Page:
Rate cut trajectory remains uncertain: Time for investment strategy adjustments?

  • Under economic recovery and slowing inflation, expecting 1-2 Fed rate cuts this year
  • Emphasis on Asian tech, especially Taiwan and South Korea's semiconductor and AI sectors
  • Focus on energy stocks and Asian corporate credits to diversify and mitigate risks

The latest economic indicators showed that US disinflation is slowing as a result of sticky service components, sparking concerns of a resurgence in inflation. BEA Union Investment maintains that it is not unusual if rates stay elevated for a longer period, with the possibility of 1-2 rate cuts this year. As the US economy remains resilient, underscored by strong retail sales and labour market, investors have been dialling back the scope of rate cut expectations, and the change has already been priced in. From an investment strategy perspective, BEA Union Investment continues to prefer a multi-asset approach, with a tilt towards equities, supplemented by Asian credits.

Key themes in the multi-asset strategy

Bolstered by optimism in the US, Asian equities are having a good run. In addition, reasonable valuations and diversification benefits have given the region compelling advantages. As of end April, the P/E ratio of the MSCI AC Asia Pacific Index stood at about 17x, below the 21x of the MSCI AC World index. Opportunities abound throughout the region, providing appealing prospects across a spectrum of sectors. Within our multi-asset investment strategy, we prioritise technology, energy, industrial and dividend stocks as our preferred themes.

Among all spaces, the tech sector remains our top pick. The integration of AI continues to expand ferociously across various domains: from data centres to memory, semiconductors to AI-powered personal computers and smartphones. This exponential growth will subsequently bring about a wealth of investment opportunities as these sub-sectors undergo different cycles, supporting a more sustainable outlook for the AI theme. Among Asia, Taiwan and South Korea emerge as pivotal hubs for tech investment. Market data showed Taiwan accounted for about 68% of the world's advanced semiconductor capacity last year, with the US and South Korea trailing at 12% and 11%, respectively. Taiwan boasts a comprehensive AI value chain, encompassing the design and production of semiconductors as well as server manufacturing. At the same time, South Korea is also home to a plethora of memory chip manufacturers. Looking beyond Asia, American companies are leading the AI race. Companies that draw our attention did not just deliver better-than-expected earnings, but also operate with high margins and ample free cash flow.

Industrial stocks are also on our radar. India is more than tripling its infrastructure investment for the 2025 fiscal year from five years ago, and the country is also attracting considerable interest from foreign investors looking to establish factories for local production. India's structural growth potential is driving increased lending, fueled by mounting home and car sales on a burgeoning middle class and workforce. These positive factors will translate into corporate profitability, benefiting select companies in the fields of industrial, financials, utilities and consumption. Following a comparable trajectory is Indonesia, where we find select financial stocks attractive, in our opinion.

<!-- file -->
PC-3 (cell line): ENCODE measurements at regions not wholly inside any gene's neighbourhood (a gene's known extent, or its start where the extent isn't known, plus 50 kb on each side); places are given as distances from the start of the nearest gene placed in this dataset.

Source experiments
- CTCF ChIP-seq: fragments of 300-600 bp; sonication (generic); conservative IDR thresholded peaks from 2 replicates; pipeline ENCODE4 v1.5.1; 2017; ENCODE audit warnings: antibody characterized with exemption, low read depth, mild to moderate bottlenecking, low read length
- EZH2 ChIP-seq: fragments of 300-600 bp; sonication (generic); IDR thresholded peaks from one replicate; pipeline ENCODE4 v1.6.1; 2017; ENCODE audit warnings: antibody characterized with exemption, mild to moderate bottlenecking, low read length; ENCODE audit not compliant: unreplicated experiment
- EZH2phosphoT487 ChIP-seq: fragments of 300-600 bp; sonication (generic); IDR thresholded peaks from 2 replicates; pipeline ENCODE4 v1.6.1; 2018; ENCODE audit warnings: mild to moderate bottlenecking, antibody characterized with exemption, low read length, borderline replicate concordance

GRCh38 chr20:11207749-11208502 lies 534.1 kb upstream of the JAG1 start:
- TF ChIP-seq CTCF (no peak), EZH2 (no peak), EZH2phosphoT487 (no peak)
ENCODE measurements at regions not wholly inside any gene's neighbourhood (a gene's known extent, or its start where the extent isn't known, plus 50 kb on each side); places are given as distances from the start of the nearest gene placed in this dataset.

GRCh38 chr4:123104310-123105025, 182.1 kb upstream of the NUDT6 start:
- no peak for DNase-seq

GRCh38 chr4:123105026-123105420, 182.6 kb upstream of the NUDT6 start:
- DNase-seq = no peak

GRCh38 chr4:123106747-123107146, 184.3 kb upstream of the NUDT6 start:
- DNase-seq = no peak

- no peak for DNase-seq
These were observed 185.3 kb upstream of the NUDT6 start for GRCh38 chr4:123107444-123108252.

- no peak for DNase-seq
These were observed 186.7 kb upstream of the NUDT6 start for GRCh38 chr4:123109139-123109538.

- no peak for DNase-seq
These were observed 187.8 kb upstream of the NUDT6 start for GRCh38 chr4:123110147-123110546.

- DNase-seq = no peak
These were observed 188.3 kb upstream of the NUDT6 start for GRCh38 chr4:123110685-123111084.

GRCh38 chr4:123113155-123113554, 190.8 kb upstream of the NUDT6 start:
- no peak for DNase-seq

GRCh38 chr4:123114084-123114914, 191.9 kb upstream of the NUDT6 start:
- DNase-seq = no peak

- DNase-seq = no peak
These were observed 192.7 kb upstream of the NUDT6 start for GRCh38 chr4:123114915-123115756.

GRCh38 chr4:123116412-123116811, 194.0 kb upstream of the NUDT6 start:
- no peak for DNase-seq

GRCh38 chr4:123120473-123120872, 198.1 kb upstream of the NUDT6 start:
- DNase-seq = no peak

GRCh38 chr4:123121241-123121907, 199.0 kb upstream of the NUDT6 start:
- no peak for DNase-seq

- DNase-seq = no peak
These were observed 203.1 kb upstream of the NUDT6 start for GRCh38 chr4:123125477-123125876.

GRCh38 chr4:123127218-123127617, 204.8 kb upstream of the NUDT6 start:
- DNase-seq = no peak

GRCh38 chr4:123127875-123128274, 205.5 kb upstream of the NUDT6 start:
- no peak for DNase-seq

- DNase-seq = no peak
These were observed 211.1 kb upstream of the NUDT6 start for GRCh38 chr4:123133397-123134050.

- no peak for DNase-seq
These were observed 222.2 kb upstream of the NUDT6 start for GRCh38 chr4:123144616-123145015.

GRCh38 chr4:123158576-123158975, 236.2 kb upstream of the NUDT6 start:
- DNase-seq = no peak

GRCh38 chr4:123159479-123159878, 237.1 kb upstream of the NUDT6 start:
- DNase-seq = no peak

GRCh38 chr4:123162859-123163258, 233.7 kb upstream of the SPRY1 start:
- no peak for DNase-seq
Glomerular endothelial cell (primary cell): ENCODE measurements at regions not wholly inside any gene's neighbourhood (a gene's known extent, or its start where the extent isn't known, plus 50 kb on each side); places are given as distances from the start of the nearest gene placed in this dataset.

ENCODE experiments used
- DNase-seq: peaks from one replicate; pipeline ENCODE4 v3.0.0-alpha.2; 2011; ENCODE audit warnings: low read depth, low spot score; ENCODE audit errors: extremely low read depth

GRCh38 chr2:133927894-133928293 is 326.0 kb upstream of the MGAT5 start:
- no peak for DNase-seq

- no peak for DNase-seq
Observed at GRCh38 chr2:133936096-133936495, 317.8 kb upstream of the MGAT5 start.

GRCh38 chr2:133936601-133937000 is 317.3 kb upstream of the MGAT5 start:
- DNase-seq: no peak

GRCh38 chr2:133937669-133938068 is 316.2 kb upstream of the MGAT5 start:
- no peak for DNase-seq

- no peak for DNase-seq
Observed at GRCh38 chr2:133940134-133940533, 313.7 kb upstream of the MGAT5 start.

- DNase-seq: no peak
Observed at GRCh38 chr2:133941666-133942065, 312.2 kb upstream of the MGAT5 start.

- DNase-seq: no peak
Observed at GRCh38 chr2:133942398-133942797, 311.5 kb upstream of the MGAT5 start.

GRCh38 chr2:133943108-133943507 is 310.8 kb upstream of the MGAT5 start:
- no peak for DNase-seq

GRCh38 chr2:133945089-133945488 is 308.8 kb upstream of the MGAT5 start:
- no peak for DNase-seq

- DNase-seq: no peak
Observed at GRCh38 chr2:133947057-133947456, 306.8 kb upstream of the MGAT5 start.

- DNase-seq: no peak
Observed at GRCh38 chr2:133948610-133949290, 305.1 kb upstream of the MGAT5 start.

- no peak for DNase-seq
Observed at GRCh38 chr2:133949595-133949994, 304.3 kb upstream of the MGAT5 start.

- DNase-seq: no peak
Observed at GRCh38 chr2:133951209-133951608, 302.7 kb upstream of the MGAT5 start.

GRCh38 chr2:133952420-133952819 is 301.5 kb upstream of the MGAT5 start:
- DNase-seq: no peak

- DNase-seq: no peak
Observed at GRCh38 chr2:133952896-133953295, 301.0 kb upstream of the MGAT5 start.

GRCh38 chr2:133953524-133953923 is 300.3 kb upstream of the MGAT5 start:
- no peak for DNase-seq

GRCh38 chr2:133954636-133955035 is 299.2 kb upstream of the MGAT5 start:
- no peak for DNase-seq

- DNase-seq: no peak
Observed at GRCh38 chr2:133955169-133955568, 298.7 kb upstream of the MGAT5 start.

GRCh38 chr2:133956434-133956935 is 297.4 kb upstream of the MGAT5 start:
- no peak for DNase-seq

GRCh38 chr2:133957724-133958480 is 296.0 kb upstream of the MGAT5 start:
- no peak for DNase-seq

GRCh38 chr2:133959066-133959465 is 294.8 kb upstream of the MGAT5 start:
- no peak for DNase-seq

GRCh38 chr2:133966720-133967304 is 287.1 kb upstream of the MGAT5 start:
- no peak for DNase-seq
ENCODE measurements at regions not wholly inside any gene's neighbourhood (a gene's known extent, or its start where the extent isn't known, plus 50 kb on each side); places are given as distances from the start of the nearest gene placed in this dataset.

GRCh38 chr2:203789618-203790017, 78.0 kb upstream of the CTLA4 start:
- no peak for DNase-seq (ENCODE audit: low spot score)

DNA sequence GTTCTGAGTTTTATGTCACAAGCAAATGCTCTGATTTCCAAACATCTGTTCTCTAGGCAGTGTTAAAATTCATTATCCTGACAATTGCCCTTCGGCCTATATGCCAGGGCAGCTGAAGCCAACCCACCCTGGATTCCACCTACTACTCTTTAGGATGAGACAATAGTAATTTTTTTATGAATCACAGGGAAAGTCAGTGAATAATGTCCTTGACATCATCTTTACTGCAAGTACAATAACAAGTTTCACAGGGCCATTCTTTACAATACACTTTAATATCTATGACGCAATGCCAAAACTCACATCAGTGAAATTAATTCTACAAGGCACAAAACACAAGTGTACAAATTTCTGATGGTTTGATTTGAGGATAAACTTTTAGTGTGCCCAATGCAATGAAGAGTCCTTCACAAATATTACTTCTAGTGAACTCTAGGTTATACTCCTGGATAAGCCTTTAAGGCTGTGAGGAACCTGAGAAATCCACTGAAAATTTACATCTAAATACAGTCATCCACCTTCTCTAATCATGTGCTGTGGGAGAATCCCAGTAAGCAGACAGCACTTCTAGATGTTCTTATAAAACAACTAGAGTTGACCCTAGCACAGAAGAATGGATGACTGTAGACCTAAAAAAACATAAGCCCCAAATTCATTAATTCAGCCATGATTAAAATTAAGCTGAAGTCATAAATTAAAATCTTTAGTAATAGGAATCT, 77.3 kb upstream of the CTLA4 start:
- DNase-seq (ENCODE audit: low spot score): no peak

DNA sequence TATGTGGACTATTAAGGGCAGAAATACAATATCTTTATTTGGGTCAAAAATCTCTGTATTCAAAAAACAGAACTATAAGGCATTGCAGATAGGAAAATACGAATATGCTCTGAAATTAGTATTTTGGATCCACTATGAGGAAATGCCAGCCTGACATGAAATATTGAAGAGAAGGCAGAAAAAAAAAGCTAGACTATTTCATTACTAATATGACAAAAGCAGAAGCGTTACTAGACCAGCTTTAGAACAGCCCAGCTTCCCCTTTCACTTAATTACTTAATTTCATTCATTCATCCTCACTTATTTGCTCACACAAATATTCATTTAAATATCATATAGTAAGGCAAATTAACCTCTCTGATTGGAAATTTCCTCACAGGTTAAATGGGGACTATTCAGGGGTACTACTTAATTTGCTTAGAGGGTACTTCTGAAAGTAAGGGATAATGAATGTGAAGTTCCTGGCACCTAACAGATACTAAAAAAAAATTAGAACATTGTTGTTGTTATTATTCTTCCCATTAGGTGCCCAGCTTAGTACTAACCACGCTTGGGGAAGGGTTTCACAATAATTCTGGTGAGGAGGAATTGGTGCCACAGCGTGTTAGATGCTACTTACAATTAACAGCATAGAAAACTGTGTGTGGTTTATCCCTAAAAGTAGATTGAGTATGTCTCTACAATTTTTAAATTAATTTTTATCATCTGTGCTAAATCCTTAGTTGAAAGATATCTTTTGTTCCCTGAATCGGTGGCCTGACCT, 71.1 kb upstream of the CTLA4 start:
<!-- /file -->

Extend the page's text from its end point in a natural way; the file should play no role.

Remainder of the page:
Diversify and hedge risks through Asian corporate credits

With geopolitical tensions on the rise again, all eyes are on the potential escalation of conflict between Iran and Israel. Energy stocks emerge as a good hedge against associated risks. As global attention pivots towards ramping up renewable energy capacities, traditional energy sectors face underinvestment, leading to supply shortages and consequently higher prices. As China's economy shows budding signs of stabilisation, its energy sector presents appealing value opportunities. High entry barriers, reasonable valuations and ample cash flow are reasons we favour Chinese energy producers in addition to their stable dividend payouts.

Alongside energy stocks, we believe that USD-denominated Asian credits can also serve as a hedge against risks and volatilities within a multi-asset portfolio. Notably, South Korean financial and Chinese tech, media and telecommunications (TMT) are among our preferred Investment-Grade bond selections, as we have previously mentioned. This year, the allure of High-Yield bonds is too compelling to overlook, especially within industries backed by strong credit fundamentals and government support, such as India's renewable energy and Indonesia's property sectors.

BEA Union Investment believes, in a dynamic market environment, a multi-asset investment strategy offers an ideal solution by providing diversification across various asset classes in a nimble manner, allowing investors to adeptly navigate the intricacies of today's market conditions while simultaneously fostering capital growth and income generation.